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Turn Your Phone Into a Credit Card

Step-by-step guide to a more convenient way to pay


spinner image illustration of a person using their phone digital wallet to pay for something at a store with a handheld scanner
REMIE GEOFFROI

At most stores that accept credit cards, you can pay with plastic just by tapping your phone on a wireless terminal. The process can be safer and more secure than using your actual card, since the merchant will never get a chance to see your security code, card expiration date or even the card number.

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Follow this step-by-step guide to using a credit card … without the card.

1. Find your wallet

spinner image cartoon icon showing a digital wallet app on a mobile phone screen along with the specific icons for apple wallet google wallet and samsung wallet
REMIE GEOFFROI

A “digital wallet” is a smartphone app that securely stores your credit card information. The one you can use depends on the phone you have. Here’s how to find the three major wallets and their payment systems:

Apple Wallet: Preinstalled on iPhones. It stores your credit cards to use with Apple Pay.

Google Wallet: Usable on Android phones. Not preloaded on yours? It’s a free download from the Google Play store.

Samsung Wallet: Preinstalled on supported Samsung Galaxy phones.

2 . Add a card

spinner image mobile phone screen with camera app focusing on a credit card so that the card can be added to the users digital wallet
REMIE GEOFFROI

Open your wallet by tapping the icon, then tap the “+” button (Apple and Samsung wallets) or “+ Add to Wallet” (Google Wallet). When prompted, aim your phone at the side of the credit card displaying its number. The card info should automatically load onto your phone. You can add details that don’t transfer or skip the photo and enter everything manually. The app will then spend a minute or less communicating with your card issuer.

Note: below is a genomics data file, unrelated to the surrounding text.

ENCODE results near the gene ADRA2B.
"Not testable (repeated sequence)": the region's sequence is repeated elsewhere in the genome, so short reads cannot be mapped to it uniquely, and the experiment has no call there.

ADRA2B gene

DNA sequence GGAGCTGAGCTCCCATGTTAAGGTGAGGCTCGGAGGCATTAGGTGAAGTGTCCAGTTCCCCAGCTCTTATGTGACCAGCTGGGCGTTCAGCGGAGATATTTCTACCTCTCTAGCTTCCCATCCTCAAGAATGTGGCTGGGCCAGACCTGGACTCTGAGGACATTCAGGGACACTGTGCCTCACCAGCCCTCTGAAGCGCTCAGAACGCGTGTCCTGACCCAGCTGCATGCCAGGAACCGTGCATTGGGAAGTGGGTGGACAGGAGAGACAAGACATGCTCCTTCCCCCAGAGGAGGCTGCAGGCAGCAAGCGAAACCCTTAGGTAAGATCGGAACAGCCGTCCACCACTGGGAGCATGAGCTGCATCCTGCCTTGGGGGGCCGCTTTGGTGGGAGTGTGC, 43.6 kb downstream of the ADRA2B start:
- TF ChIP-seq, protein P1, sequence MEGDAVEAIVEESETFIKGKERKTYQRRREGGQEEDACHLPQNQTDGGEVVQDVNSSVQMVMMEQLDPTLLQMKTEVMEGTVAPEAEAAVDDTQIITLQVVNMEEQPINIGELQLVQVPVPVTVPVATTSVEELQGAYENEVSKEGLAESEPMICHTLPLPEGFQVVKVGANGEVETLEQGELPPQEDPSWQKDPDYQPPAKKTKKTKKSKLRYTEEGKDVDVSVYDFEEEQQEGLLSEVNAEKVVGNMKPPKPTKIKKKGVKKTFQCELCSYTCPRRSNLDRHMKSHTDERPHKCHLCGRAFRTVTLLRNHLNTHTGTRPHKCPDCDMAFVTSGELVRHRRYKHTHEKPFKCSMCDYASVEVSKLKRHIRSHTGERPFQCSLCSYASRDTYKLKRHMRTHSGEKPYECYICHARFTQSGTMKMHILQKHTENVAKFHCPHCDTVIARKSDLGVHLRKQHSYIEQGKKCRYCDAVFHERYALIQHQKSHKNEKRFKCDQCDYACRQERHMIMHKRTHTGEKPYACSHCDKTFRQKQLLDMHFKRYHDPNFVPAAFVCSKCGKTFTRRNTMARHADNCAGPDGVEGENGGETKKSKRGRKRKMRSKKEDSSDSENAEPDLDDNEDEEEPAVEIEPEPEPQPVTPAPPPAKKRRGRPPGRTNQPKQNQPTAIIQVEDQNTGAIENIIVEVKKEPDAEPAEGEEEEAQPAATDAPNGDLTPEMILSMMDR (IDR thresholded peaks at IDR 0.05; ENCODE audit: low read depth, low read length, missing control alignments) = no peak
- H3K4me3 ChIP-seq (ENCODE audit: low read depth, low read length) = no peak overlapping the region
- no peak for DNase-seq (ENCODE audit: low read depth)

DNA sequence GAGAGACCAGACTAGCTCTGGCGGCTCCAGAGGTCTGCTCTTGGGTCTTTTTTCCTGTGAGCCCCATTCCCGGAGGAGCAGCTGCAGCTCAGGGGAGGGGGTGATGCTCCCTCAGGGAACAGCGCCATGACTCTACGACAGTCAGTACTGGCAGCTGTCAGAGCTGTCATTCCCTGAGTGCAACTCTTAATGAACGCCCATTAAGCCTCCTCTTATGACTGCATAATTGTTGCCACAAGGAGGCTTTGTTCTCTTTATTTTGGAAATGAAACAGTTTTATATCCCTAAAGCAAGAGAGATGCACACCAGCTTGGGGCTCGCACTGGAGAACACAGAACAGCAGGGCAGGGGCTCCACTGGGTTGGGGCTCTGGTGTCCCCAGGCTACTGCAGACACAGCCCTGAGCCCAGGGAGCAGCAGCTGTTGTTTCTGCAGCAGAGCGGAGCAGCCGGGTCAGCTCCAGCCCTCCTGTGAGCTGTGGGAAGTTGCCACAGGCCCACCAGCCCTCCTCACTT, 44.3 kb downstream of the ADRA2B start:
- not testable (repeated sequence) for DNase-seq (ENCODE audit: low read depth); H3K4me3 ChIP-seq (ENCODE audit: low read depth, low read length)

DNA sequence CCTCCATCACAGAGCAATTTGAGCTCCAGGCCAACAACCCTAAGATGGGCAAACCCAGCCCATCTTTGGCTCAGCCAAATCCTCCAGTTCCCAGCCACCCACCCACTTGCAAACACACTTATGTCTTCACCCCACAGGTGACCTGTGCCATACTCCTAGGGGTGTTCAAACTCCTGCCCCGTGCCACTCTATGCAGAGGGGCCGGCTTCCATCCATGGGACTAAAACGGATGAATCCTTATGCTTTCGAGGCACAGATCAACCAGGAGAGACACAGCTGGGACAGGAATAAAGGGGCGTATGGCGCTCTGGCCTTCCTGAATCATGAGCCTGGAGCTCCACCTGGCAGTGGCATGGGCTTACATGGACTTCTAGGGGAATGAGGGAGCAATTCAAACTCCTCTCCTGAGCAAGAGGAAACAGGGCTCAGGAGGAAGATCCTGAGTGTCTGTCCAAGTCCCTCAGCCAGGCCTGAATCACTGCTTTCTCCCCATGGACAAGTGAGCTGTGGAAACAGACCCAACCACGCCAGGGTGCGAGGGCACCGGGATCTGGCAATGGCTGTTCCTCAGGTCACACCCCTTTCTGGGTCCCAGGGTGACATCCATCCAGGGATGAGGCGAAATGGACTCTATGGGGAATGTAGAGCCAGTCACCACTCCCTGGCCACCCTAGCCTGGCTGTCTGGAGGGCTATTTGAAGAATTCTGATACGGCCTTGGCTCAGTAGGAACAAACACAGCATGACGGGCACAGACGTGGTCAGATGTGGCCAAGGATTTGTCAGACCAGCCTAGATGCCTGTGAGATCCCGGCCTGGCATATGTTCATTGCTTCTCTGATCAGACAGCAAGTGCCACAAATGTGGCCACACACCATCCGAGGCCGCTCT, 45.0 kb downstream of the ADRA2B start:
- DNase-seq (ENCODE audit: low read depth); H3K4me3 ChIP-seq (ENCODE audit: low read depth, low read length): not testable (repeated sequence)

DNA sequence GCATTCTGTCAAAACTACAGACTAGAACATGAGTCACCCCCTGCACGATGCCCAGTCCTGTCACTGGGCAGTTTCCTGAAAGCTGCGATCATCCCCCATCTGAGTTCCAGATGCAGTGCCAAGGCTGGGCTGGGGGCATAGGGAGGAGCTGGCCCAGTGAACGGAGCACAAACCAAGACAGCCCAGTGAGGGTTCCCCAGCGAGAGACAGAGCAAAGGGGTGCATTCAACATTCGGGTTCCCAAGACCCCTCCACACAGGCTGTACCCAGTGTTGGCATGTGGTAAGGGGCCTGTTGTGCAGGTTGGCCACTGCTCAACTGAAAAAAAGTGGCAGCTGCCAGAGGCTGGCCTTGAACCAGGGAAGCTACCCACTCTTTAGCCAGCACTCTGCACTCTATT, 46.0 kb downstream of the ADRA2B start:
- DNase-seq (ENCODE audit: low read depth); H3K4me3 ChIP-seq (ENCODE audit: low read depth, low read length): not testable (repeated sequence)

3. Get validated

spinner image mobile phone screen showing a bank being validated
REMIE GEOFFROI

For security purposes, your card issuer will verify that you’re the authorized user. The process varies by wallet and card; your issuer may send you a verification code to enter in the app, or maybe you’ll have to log in to your bank or card issuer’s app. Once you’ve done this, your card will be added to the wallet and you’ll be free to use it. Do you have more than one credit card to add? Hit the “+” button again and repeat the process.

4. Learn your shortcut

spinner image finger hitting a starred key on a mobile phone to signify a shortcut code
REMIE GEOFFROI

Apple Wallet: Wake the lock screen, then double-click the side button for a facial scan or enter your passcode. With Touch ID, double-click the home button.

Google Wallet: On some devices, a small Wallet icon comes preinstalled at the bottom of the phone’s lock screen. Tap on that icon and unlock your phone.

Samsung Wallet: Open the wallet’s menu tab and tap “Settings,” “Quick access,” then “Quick access and default card.” Choose your desired shortcut.

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5. Pay with your phone

spinner image cartoon showing a hand holding a mobile phone and paying with digital wallet
REMIE GEOFFROI

To use your digital wallet at a store or restaurant, look for the contactless payment logo at a register. Pull up the digital wallet app on your phone, authenticate your identity and select the card you want to use. Then hold your phone an inch or less from the contactless reader. You’ll usually hear a beep from the register. Depending on the type of phone you have, you may see the word “Done” or a checkmark inside a circle on your phone screen. That feedback confirms your payment has gone through.

Because digital wallets replace your card information with a randomized identifier, your card information is never visible. “No one can steal your actual card number from that device if anyone were to get in,” says Jordan Carr, a program director at the Oasis Institute (oasisnet.org), a nonprofit that runs classes in technology and other subjects for older adults. A passcode, a fingerprint scan or facial recognition provides additional protection: All three wallets require a lock for your phone or app, so anyone who finds or steals your phone shouldn’t be able to use your credit cards.

Payment cards aren’t the only items these wallets can replace for you. You can also use them to store loyalty cards, airline boarding passes, event tickets and more.

If setting up the digital wallet or using it in a store feels complicated, consider online classes from Senior Planet, funded in part by AARP. This nonprofit holds free seminars on tech topics.

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